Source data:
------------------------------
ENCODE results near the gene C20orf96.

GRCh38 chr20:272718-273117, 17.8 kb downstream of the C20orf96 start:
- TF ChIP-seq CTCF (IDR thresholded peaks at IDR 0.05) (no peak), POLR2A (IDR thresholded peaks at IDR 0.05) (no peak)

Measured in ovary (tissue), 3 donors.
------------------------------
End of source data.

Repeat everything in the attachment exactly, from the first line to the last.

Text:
ENCODE results near the gene C20orf96.

GRCh38 chr20:272718-273117, 17.8 kb downstream of the C20orf96 start:
- TF ChIP-seq CTCF (IDR thresholded peaks at IDR 0.05) (no peak), POLR2A (IDR thresholded peaks at IDR 0.05) (no peak)

Measured in ovary (tissue), 3 donors.